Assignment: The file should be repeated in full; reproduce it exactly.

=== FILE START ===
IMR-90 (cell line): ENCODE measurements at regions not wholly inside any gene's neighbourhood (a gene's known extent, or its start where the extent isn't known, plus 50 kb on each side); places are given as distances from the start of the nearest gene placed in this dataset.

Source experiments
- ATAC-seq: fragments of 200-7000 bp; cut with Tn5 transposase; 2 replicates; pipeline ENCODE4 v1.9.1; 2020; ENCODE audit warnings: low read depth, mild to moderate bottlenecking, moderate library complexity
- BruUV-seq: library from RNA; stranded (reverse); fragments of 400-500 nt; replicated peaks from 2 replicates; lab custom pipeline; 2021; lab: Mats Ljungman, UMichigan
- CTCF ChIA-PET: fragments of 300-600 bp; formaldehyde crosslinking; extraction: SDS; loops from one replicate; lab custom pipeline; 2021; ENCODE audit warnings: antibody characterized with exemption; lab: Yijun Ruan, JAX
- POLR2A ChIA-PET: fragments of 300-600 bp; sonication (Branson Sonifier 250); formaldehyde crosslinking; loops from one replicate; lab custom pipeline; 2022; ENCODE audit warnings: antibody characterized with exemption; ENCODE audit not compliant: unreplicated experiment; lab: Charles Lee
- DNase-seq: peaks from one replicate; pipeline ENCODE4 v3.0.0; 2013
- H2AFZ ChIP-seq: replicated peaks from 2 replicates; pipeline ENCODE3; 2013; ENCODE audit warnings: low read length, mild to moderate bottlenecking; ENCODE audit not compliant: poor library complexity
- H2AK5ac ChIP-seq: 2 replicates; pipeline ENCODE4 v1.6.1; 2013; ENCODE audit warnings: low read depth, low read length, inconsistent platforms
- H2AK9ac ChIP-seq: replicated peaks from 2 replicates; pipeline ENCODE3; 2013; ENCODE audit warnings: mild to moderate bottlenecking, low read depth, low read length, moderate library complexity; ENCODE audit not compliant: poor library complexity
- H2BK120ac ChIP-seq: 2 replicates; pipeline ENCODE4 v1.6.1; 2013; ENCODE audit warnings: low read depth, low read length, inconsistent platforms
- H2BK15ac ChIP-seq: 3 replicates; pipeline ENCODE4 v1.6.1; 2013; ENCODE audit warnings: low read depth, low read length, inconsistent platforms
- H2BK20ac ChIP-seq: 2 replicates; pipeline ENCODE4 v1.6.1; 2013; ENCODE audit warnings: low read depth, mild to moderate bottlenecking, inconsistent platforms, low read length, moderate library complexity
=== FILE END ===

IMR-90 (cell line): ENCODE measurements at regions not wholly inside any gene's neighbourhood (a gene's known extent, or its start where the extent isn't known, plus 50 kb on each side); places are given as distances from the start of the nearest gene placed in this dataset.

Source experiments
- ATAC-seq: fragments of 200-7000 bp; cut with Tn5 transposase; 2 replicates; pipeline ENCODE4 v1.9.1; 2020; ENCODE audit warnings: low read depth, mild to moderate bottlenecking, moderate library complexity
- BruUV-seq: library from RNA; stranded (reverse); fragments of 400-500 nt; replicated peaks from 2 replicates; lab custom pipeline; 2021; lab: Mats Ljungman, UMichigan
- CTCF ChIA-PET: fragments of 300-600 bp; formaldehyde crosslinking; extraction: SDS; loops from one replicate; lab custom pipeline; 2021; ENCODE audit warnings: antibody characterized with exemption; lab: Yijun Ruan, JAX
- POLR2A ChIA-PET: fragments of 300-600 bp; sonication (Branson Sonifier 250); formaldehyde crosslinking; loops from one replicate; lab custom pipeline; 2022; ENCODE audit warnings: antibody characterized with exemption; ENCODE audit not compliant: unreplicated experiment; lab: Charles Lee
- DNase-seq: peaks from one replicate; pipeline ENCODE4 v3.0.0; 2013
- H2AFZ ChIP-seq: replicated peaks from 2 replicates; pipeline ENCODE3; 2013; ENCODE audit warnings: low read length, mild to moderate bottlenecking; ENCODE audit not compliant: poor library complexity
- H2AK5ac ChIP-seq: 2 replicates; pipeline ENCODE4 v1.6.1; 2013; ENCODE audit warnings: low read depth, low read length, inconsistent platforms
- H2AK9ac ChIP-seq: replicated peaks from 2 replicates; pipeline ENCODE3; 2013; ENCODE audit warnings: mild to moderate bottlenecking, low read depth, low read length, moderate library complexity; ENCODE audit not compliant: poor library complexity
- H2BK120ac ChIP-seq: 2 replicates; pipeline ENCODE4 v1.6.1; 2013; ENCODE audit warnings: low read depth, low read length, inconsistent platforms
- H2BK15ac ChIP-seq: 3 replicates; pipeline ENCODE4 v1.6.1; 2013; ENCODE audit warnings: low read depth, low read length, inconsistent platforms
- H2BK20ac ChIP-seq: 2 replicates; pipeline ENCODE4 v1.6.1; 2013; ENCODE audit warnings: low read depth, mild to moderate bottlenecking, inconsistent platforms, low read length, moderate library complexity